RATING - Coder Ratings


Some of the more elite (and not-so-elite) coders around take part in a certain unnamed programming contest. In said contest, there are multiple types of competitions. Here, we consider the Open and High School competition types. For each type, each competitor receives a rating, an integer between 1 and 100000, inclusive. A coder's rating is based upon his or her level of performance in matches and is calculated using a complicated formula which, thankfully, you will not be asked to implement.

Although the Open and High School ratings for a coder who has participated in both competition types lately are usually close, this is not always the case. In particular, High School matches are more about speed, since many coders are able to solve all the problems, whereas Open matches require more thinking and there is a steeper curve in terms of problem difficulty.

Problem Statement
You are given N coders (1 ≤ N ≤ 300000), conveniently numbered from 1 to N. Each of these coders participates in both High School and Open matches. For each coder, you are also given an Open rating Ai and a High School rating Hi. Coder i is said to be better than coder j if and only if both of coder i's ratings are greater than or equal to coder j's corresponding ratings, with at least one being greater. For each coder i, determine how many coders coder i is better than.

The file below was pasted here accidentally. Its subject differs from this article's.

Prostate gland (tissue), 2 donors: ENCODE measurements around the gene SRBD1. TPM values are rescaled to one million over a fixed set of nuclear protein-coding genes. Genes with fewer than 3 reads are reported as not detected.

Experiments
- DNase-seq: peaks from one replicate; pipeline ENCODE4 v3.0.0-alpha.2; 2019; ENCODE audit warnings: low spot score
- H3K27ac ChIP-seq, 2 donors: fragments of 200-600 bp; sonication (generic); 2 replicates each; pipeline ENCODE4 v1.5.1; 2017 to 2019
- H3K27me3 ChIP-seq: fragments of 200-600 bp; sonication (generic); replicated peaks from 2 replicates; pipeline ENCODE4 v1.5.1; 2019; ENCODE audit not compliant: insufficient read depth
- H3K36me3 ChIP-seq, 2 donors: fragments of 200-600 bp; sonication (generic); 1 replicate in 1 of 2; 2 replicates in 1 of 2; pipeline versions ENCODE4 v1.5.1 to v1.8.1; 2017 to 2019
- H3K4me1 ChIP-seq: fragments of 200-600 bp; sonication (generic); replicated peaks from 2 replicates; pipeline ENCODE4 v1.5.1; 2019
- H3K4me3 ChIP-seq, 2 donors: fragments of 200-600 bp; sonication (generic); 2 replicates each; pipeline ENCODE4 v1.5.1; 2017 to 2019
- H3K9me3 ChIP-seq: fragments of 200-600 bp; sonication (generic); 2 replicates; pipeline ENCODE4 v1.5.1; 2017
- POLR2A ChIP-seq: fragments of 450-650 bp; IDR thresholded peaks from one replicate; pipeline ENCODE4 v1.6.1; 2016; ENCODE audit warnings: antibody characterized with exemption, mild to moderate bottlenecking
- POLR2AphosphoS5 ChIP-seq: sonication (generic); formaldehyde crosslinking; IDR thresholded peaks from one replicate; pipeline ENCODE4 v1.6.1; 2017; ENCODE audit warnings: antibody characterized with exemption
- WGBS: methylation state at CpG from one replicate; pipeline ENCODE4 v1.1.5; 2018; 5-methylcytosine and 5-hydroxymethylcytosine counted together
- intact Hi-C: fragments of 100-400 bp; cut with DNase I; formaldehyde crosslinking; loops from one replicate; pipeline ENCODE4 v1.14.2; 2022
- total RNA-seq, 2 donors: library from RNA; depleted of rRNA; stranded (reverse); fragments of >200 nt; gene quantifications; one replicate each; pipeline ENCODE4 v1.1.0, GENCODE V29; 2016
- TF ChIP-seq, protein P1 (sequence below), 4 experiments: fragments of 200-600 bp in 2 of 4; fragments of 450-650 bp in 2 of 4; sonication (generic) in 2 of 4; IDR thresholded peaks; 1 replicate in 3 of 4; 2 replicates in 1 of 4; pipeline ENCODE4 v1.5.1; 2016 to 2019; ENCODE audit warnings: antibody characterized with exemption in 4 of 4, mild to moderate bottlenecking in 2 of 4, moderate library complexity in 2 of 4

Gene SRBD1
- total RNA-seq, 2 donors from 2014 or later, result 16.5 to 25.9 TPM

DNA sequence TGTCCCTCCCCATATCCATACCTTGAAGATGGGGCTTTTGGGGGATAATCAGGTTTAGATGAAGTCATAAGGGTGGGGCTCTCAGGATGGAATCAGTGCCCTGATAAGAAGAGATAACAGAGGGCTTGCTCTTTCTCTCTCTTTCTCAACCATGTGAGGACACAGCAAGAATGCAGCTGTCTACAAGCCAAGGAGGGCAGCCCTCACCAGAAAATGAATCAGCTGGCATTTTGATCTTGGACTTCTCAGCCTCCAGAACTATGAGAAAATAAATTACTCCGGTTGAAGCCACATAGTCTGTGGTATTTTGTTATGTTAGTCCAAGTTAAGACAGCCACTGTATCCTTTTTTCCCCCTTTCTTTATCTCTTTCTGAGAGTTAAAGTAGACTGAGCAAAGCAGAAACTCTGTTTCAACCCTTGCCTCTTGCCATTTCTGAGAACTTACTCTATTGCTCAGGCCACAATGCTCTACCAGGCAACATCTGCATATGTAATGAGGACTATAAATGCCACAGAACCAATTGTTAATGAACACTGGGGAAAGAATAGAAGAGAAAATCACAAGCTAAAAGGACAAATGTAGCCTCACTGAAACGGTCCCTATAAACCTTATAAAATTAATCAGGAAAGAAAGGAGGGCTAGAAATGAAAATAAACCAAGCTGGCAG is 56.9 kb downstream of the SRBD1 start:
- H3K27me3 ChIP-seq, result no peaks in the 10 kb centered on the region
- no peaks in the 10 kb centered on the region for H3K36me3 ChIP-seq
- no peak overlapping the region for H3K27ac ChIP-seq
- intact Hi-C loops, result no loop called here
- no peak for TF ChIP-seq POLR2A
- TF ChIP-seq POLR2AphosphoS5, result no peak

Input Format
On the first line of input is a single integer N, as described above.
N lines then follow. Line i+1 contains two space-separated integers, Ai and Hi.

Output Format
Line i should contain the number of coders that coder i is better than.

Sample Input

8
1798 1832
862 700
1075 1089
1568 1557
2575 1984
1033 950
1656 1649
1014 1473

 

Sample Output

6
0
2
4
7
1
5
1

 


hide comments
~neo~: 2011-01-17 20:11:14

Last edit: 2011-08-19 18:39:31
.::Manish Kumar::.: 2010-09-21 21:23:36

O(n^2) does not get AC.

Brian Bi: 2009-12-13 18:54:23

Sure it can, but most people used a data structure that's even faster and easier to code.

Robert Gerbicz: 2009-12-13 18:54:23

0
0

მარი: 2009-12-13 18:54:23

If the testcase is
2
5 5
5 5
what is the answer?? :) 0 0 ???

Last edit: 2009-04-14 08:55:20
Phạm Lê Quang: 2009-12-13 18:54:23

@Critical Thinking: We don't need Binary Search to solve this problem.

SALVO: 2009-12-13 18:54:23

@ Critical Thinking... will learn n try :P

Last edit: 2009-04-13 19:14:28
Brian Bi: 2009-12-13 18:54:23

I don't know what you need binary search for. Also, the test data is not by any means contrived, so ordinary BSTs should work (I set the time limit liberally for the sake of slower languages.) Of course, BITs are easier to code and faster besides.

Last edit: 2009-04-13 03:08:41
~!(*(@*!@^&: 2009-12-13 18:54:23

@SALVO : Follow me, it requires some knowledge about interval/segment tree or binary index tree + binary search to AC it.
@Omar : Data range: 1..100000


Added by:Brian Bi
Date:2009-04-10
Time limit:0.176s-1.846s
Source limit:50000B
Memory limit:1536MB
Cluster: Cube (Intel G860)
Languages:All except: ASM64 NODEJS OBJC PERL6 SQLITE VB.NET
Resource:own problem